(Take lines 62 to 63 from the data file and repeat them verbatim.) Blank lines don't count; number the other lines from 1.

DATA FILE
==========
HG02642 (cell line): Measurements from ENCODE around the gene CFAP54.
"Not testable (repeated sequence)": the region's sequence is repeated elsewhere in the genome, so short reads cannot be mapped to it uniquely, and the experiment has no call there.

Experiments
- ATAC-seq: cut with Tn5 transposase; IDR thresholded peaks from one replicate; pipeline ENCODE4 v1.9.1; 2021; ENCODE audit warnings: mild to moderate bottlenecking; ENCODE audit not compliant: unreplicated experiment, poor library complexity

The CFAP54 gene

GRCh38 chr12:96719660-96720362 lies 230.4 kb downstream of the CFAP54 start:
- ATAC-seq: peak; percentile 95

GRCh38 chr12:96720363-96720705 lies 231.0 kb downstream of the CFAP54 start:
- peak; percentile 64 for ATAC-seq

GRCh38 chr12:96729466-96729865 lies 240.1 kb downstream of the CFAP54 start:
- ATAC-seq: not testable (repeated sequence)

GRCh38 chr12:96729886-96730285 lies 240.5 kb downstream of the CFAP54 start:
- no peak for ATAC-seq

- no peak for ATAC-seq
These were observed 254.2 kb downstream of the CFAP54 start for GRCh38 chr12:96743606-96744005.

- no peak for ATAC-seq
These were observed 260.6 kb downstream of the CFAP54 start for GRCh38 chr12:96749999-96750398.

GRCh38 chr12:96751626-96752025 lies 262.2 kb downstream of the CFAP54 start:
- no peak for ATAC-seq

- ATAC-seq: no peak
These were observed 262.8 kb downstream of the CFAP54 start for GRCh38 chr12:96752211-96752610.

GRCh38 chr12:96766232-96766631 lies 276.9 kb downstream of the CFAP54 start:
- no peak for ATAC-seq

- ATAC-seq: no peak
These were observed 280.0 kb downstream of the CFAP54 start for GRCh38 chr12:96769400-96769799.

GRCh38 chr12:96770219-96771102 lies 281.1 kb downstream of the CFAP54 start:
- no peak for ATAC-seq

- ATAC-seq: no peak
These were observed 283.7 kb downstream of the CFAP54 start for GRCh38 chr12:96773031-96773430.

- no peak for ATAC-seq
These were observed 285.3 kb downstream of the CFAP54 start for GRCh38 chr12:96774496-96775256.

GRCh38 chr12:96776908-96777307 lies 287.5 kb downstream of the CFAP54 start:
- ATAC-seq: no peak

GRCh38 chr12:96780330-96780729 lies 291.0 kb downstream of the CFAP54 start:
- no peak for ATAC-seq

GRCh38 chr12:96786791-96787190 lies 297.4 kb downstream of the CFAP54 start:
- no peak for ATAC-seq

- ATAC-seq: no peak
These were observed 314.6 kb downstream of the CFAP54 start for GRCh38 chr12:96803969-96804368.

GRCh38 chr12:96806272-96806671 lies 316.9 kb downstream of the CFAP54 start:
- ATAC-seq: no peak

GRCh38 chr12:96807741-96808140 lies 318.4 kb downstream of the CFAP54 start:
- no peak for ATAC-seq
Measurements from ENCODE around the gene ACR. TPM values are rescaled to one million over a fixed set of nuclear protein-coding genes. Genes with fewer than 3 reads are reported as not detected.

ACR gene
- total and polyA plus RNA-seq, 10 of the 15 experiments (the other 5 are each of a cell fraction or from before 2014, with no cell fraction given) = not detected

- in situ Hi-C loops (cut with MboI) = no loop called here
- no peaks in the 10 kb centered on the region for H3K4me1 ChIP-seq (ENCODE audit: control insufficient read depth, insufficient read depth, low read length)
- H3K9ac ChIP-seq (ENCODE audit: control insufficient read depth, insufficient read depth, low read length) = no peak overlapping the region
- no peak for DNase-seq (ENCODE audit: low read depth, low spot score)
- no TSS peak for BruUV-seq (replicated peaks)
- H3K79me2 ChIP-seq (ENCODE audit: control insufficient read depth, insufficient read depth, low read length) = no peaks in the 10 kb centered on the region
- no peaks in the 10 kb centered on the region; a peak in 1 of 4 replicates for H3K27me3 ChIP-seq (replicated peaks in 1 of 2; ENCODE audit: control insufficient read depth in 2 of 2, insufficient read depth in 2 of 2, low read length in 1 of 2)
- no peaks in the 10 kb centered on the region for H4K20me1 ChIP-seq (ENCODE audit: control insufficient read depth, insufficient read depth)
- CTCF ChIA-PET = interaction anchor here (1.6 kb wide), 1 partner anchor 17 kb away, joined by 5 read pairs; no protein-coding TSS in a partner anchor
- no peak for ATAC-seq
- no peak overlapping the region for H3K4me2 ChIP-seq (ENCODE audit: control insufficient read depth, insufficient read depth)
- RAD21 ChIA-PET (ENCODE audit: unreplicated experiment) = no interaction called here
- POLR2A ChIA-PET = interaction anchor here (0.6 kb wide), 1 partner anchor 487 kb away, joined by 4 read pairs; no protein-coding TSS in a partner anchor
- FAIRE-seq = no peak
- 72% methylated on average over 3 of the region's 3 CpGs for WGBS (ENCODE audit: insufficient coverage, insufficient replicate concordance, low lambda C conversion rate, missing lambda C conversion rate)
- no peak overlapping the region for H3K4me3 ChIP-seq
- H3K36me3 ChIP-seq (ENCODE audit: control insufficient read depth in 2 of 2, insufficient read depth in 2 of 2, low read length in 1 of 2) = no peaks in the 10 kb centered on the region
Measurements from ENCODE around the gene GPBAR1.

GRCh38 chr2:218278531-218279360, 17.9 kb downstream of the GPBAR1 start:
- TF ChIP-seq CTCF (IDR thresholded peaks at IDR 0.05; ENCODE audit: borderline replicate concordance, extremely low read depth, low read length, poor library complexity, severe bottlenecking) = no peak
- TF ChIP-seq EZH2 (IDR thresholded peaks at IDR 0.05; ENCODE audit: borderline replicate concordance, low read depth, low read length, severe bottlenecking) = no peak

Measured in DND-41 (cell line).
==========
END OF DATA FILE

- no peak overlapping the region for H3K4me3 ChIP-seq
- H3K36me3 ChIP-seq (ENCODE audit: control insufficient read depth in 2 of 2, insufficient read depth in 2 of 2, low read length in 1 of 2) = no peaks in the 10 kb centered on the region